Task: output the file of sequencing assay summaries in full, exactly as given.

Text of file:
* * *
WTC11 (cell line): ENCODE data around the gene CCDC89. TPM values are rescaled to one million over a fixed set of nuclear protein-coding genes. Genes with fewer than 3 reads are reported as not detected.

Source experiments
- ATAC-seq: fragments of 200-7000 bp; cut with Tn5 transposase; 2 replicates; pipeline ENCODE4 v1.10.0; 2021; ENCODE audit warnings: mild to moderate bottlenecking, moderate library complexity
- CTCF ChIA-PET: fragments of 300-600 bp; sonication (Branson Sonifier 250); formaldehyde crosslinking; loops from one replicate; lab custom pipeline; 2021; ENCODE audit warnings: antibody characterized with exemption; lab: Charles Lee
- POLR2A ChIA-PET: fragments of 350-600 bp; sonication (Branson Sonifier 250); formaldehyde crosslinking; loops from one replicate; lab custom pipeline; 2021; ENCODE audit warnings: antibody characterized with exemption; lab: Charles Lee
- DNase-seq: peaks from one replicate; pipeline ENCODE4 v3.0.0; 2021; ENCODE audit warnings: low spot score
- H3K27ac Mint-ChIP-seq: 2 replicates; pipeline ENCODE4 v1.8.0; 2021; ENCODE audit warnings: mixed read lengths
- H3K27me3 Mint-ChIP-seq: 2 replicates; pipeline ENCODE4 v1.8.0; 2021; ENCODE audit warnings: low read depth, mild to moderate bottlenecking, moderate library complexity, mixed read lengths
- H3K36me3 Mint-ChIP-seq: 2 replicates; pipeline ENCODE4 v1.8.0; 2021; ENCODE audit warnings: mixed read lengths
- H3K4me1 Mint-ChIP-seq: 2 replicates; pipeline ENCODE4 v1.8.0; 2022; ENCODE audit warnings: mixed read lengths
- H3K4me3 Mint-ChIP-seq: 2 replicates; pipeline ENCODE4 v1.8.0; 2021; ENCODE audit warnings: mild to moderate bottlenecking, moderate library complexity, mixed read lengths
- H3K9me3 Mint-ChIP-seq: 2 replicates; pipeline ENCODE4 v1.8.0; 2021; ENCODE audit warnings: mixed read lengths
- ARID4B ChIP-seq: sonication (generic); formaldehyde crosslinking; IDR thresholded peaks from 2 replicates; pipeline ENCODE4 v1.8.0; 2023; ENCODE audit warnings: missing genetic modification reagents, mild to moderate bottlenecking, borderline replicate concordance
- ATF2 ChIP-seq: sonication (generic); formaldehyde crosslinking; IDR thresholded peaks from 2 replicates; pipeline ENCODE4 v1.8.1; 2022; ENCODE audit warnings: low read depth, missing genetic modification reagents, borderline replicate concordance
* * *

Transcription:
WTC11 (cell line): ENCODE data around the gene CCDC89. TPM values are rescaled to one million over a fixed set of nuclear protein-coding genes. Genes with fewer than 3 reads are reported as not detected.

Source experiments
- ATAC-seq: fragments of 200-7000 bp; cut with Tn5 transposase; 2 replicates; pipeline ENCODE4 v1.10.0; 2021; ENCODE audit warnings: mild to moderate bottlenecking, moderate library complexity
- CTCF ChIA-PET: fragments of 300-600 bp; sonication (Branson Sonifier 250); formaldehyde crosslinking; loops from one replicate; lab custom pipeline; 2021; ENCODE audit warnings: antibody characterized with exemption; lab: Charles Lee
- POLR2A ChIA-PET: fragments of 350-600 bp; sonication (Branson Sonifier 250); formaldehyde crosslinking; loops from one replicate; lab custom pipeline; 2021; ENCODE audit warnings: antibody characterized with exemption; lab: Charles Lee
- DNase-seq: peaks from one replicate; pipeline ENCODE4 v3.0.0; 2021; ENCODE audit warnings: low spot score
- H3K27ac Mint-ChIP-seq: 2 replicates; pipeline ENCODE4 v1.8.0; 2021; ENCODE audit warnings: mixed read lengths
- H3K27me3 Mint-ChIP-seq: 2 replicates; pipeline ENCODE4 v1.8.0; 2021; ENCODE audit warnings: low read depth, mild to moderate bottlenecking, moderate library complexity, mixed read lengths
- H3K36me3 Mint-ChIP-seq: 2 replicates; pipeline ENCODE4 v1.8.0; 2021; ENCODE audit warnings: mixed read lengths
- H3K4me1 Mint-ChIP-seq: 2 replicates; pipeline ENCODE4 v1.8.0; 2022; ENCODE audit warnings: mixed read lengths
- H3K4me3 Mint-ChIP-seq: 2 replicates; pipeline ENCODE4 v1.8.0; 2021; ENCODE audit warnings: mild to moderate bottlenecking, moderate library complexity, mixed read lengths
- H3K9me3 Mint-ChIP-seq: 2 replicates; pipeline ENCODE4 v1.8.0; 2021; ENCODE audit warnings: mixed read lengths
- ARID4B ChIP-seq: sonication (generic); formaldehyde crosslinking; IDR thresholded peaks from 2 replicates; pipeline ENCODE4 v1.8.0; 2023; ENCODE audit warnings: missing genetic modification reagents, mild to moderate bottlenecking, borderline replicate concordance
- ATF2 ChIP-seq: sonication (generic); formaldehyde crosslinking; IDR thresholded peaks from 2 replicates; pipeline ENCODE4 v1.8.1; 2022; ENCODE audit warnings: low read depth, missing genetic modification reagents, borderline replicate concordance